Pittsburgh Streets

Ninth Street

Neighborhood: Central Business District

Ninth Street was originally named Hand Street, after General Edward Hand (1744–1802).[2, 4, 5, 7, 12, 14] This was one of the original streets of Pittsburgh, dating back to George Woods’ plan of 1784, between Irwin Street (today’s Seventh Street) to the west and Wayne Street (today’s 10th Street) to the east.[15] (Today’s Eighth Street was an unlabeled alley in this plan.)

In 1868, Pittsburgh’s modern sequence of numbered streets was created by renaming all the streets perpendicular to the Allegheny River; Hand Street became Ninth Street.[2, 6, 10]

After the annexation of the city of Allegheny in 1907, it was renamed again to Anderson Street to match the corresponding street on the North Side.[1, 3, 13] The actual renaming ordinance omits Ninth Street,[9] but the following ordinance, which gave an official list of all streets in the city, lists “Anderson, from North Canal to Liberty av., 2d, 22d and 23d wds., part formerly Ninth.”[11] It was changed back to Ninth Street in 1915.[8]


[1]“Councils to fix names of streets: Will pass finally on new selections ordered reported favorably by surveys committee—Historical Society aids City Clerk Clark: Some changes which are recommended.” Pittsburg Press, Jan. 27, 1910, p. 5. Newspapers.com 141338336.

[2]Cridlebaugh, Bruce S. “Field notes: Changing Pittsburgh street names—from downtown to Lawrenceville.” Pghbridges.com: Bridges & tunnels of Allegheny County & Pittsburgh, PA, Feb. 9, 2000. http://pghbridges.com/articles/fieldnote_pghstnames.htm.

[3]Fleming, George T., ed. Pittsburgh: How to see it: A complete, reliable guide book with illustrations, the latest map and complete index. William G. Johnston Co., Pittsburgh, 1916, p. 47. Google Books 02NAAAAAYAAJ; Internet Archive bub_gb_02NAAAAAYAAJ.

[4]History of Pittsburgh and Environs, vol. 2. American Historical Society, New York and Chicago, 1922, p. 46. Google Books 3staAAAAYAAJ, TPUMAAAAYAAJ; HathiTrust 011262563.

[5]Johnston, William G. Life and Reminiscences from Birth to Manhood of Wm. G. Johnston. The Knickerbocker Press, New York, 1901, p. 298. Google Books N-QEAAAAYAAJ; Historic Pittsburgh 00adj9508m.

[6]Killikelly, Sarah H. The History of Pittsburgh: Its rise and progress. B. C. & Gordon Montgomery Co., Pittsburgh, 1906, p. 534. DonsList.net HistPgh1909M; Google Books kXmloex-vr8C, poRU0YjqrzsC; HathiTrust 100122020; Historic Pittsburgh 00adc8925m; Internet Archive historyofpittsbu00kill, historypittsbur00killgoog.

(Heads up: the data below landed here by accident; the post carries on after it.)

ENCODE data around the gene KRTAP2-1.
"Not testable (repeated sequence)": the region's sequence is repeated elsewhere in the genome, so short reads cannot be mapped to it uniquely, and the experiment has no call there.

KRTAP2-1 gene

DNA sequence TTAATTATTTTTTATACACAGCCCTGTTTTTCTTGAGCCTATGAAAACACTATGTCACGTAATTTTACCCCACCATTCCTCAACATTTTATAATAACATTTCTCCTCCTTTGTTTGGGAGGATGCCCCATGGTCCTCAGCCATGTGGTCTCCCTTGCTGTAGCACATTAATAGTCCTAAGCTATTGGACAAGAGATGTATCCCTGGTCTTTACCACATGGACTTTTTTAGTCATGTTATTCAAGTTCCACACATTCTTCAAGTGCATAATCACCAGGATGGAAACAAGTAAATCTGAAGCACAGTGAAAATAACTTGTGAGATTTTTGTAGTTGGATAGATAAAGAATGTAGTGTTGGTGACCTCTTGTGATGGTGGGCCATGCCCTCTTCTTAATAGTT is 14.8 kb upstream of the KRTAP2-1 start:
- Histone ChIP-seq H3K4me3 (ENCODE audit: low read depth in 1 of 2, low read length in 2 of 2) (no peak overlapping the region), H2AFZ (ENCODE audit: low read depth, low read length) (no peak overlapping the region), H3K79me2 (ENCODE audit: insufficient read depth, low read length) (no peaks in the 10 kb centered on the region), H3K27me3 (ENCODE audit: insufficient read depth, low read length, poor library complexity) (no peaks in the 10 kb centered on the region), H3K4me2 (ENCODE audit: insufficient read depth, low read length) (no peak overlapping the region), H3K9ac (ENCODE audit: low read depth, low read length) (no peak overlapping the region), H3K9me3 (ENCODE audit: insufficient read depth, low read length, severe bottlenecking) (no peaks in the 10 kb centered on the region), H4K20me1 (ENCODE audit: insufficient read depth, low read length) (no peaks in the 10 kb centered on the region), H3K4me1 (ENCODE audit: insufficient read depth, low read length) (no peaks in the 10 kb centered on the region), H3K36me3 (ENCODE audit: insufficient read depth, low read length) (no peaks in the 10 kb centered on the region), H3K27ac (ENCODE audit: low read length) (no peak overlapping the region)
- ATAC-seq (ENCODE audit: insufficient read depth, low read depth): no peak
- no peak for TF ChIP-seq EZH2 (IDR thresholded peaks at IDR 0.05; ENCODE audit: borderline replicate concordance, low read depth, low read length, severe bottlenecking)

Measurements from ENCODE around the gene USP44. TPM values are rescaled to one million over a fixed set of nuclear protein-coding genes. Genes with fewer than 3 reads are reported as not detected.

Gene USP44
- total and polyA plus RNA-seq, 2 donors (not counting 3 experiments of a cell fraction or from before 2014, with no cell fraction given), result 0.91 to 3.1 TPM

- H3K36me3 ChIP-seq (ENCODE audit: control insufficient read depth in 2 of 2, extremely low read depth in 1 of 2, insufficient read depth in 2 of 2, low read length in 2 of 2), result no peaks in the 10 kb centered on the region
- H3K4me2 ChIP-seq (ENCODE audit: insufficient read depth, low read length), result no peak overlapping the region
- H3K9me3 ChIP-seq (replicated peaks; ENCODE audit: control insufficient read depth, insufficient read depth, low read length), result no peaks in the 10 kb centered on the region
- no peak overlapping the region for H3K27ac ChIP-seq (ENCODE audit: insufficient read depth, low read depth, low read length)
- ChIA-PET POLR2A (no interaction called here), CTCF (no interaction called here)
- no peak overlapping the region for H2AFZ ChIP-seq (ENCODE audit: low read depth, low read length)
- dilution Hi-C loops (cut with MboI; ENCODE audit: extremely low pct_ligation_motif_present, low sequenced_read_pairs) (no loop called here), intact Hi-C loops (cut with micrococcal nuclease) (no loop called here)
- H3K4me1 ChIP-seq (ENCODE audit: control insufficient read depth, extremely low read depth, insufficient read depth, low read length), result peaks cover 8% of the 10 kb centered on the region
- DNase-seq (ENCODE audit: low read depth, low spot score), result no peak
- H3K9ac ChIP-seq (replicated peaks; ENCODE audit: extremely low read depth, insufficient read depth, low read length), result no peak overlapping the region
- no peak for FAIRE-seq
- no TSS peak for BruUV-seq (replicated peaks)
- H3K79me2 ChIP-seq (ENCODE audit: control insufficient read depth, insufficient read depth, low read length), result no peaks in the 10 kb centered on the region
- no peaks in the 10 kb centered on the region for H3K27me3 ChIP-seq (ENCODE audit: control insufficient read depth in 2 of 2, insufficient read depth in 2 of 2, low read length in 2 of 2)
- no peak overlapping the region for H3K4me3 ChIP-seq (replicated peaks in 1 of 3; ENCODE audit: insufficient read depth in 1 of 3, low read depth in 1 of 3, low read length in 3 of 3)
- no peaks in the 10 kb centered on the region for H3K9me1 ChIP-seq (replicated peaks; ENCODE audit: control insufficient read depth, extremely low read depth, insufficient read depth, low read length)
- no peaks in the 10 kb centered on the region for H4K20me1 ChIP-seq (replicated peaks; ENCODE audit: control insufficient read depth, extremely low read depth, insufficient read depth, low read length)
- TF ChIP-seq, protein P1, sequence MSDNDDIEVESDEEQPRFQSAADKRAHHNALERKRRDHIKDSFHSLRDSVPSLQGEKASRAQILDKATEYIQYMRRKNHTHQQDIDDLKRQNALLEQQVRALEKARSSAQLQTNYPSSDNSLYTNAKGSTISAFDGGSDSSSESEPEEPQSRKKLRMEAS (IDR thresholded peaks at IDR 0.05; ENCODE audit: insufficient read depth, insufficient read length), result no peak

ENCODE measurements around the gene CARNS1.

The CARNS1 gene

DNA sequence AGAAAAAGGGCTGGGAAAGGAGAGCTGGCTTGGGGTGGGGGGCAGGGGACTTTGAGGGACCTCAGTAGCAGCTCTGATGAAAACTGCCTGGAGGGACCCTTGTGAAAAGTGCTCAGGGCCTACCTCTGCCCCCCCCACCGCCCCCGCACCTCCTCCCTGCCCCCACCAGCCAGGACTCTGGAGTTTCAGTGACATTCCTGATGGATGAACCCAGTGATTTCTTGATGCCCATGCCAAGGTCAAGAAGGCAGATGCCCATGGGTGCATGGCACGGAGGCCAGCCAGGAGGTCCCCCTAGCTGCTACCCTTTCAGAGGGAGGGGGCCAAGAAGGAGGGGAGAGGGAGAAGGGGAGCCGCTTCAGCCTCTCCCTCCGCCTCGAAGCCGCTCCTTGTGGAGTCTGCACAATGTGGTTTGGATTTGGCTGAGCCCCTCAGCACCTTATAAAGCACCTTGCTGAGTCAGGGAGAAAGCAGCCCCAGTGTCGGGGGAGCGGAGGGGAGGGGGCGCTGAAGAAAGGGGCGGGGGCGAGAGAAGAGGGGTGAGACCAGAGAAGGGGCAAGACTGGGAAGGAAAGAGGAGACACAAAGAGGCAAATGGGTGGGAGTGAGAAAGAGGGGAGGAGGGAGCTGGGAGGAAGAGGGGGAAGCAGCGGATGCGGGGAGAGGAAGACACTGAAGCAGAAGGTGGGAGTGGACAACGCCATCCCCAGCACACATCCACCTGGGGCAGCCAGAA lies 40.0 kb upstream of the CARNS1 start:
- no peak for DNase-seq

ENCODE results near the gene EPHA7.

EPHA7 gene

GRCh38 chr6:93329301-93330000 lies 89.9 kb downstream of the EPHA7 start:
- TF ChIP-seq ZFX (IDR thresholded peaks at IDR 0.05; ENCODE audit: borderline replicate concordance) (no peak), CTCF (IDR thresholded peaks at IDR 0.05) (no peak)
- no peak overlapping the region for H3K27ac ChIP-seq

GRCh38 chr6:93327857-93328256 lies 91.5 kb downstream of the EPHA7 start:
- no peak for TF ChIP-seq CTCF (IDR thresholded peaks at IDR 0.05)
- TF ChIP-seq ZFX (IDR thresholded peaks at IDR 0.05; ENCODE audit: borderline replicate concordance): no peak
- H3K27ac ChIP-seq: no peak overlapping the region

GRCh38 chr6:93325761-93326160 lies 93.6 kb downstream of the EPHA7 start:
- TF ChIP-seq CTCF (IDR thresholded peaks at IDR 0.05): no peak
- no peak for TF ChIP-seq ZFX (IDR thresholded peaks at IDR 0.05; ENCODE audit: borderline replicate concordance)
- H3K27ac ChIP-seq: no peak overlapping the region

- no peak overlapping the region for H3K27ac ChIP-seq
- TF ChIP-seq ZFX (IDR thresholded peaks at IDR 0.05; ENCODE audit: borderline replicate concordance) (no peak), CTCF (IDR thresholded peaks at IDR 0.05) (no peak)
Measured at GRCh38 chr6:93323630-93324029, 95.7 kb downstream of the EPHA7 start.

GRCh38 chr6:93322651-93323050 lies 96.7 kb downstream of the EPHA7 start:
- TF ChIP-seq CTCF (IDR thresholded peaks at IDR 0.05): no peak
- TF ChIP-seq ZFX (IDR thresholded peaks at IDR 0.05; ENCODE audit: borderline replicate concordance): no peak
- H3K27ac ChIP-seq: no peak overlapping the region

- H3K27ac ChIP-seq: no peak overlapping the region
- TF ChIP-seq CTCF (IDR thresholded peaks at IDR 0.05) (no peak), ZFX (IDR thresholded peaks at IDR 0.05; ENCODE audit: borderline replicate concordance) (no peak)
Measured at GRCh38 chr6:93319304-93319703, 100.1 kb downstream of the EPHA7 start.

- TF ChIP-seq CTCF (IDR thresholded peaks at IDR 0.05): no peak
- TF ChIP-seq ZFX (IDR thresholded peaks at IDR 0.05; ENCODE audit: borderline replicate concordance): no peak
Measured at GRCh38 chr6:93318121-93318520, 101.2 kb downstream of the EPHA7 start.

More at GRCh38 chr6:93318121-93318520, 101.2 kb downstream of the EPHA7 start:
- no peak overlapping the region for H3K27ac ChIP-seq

[7]Miller, Annie Clark. Early Land Marks and Names of Old Pittsburgh: An address delivered before the Pittsburgh Chapter Daughters of the American Revolution at Carnegie Institute, Nov. 30, 1923. Pittsburgh Chapter Daughters of the American Revolution, 1924, pp. 23, 28. Historic Pittsburgh 00awn8211m; Internet Archive earlylandmarksna00mill.

[8]“An ordinance changing the names of certain avenues, streets and ways in the City of Pittsburgh.” Pittsburgh city ordinance, 1915, no. 117. Passed Apr. 28, 1915; approved Apr. 29, 1915. Ordinance Book 26, p. 615. Reprinted in the Pittsburgh Post, May 8, 1915, p. 15 (Newspapers.com 88028802), and May 10, p. 11 (Newspapers.com 88030672).

[9]“An ordinance changing the names of certain avenues, streets, lanes and alleys in the City of Pittsburgh.” Pittsburgh city ordinance, 1910, no. 715. Passed Mar. 31, 1910; approved Apr. 5, 1910. Ordinance Book 21, p. 342. Google Books doQzAQAAMAAJ. Reprinted in the Pittsburgh Post, Apr. 19, 1910, pp. 10–11 (Newspapers.com 86611990, 86612022), Apr. 20, pp. 10–11 (Newspapers.com 86612278, 86612297), and Apr. 21, pp. 10–11 (Newspapers.com 86612601, 86612625).

[10]“An ordinance changing the names of streets.” Pittsburgh city ordinance, 1868. Passed Aug. 31, 1868. Reprinted in the Pittsburgh Gazette, Sept. 2, 1868, p. 5 (Newspapers.com 86347563), Sept. 3, p. 3 (Newspapers.com 86347623), and Sept. 4, p. 3 (Newspapers.com 86347714).

[11]“An ordinance establishing the names of the avenues, streets, lanes and alleys in the City of Pittsburgh.” Pittsburgh city ordinance, 1910, no. 716. Passed Mar. 31, 1910; approved Apr. 5, 1910. Ordinance Book 21, p. 359. Google Books doQzAQAAMAAJ. Reprinted in the Pittsburgh Post, Apr. 29, 1910, pp. 12–16 (Newspapers.com 86616256, 86616285, 86616314, 86616333, 86616343), and Apr. 30, pp. 12–16 (Newspapers.com 86616643, 86616672, 86616694, 86616726, 86616748).

[12]Regan, Bob. The Names of Pittsburgh: How the city, neighborhoods, streets, parks and more got their names. The Local History Company, Pittsburgh, 2009, p. 62. ISBN 978-0-9770429-7-5.

[13]“Removal of hump approved: Street widening and renaming bills also go through committees: Liggett files protest: Declares Diamond street proposition will cost city $500,000 damages: Some new appellations.” Pittsburgh Post, Jan. 27, 1910, p. 2. Newspapers.com 87647082.

[14]“Street names sketch history of city: Tribute to many pioneers dimmed by time.” Pittsburgh Post-Gazette, Sept. 26, 1936, anniversary section IV, p. 16. Newspapers.com 88921069.

[15]Woods, George. A draught of the town plat of Pittsburgh, surveyed for John Penn, Jr., and John Penn, by George Woods, May 31st 1784. 1784. Reproduced as “Original plan of Pittsburgh” in plate 19 of Atlas of the cities of Pittsburgh, Allegheny, and the adjoining boroughs, G. M. Hopkins & Co., Philadelphia, 1872 (Historic Pittsburgh 1872p019).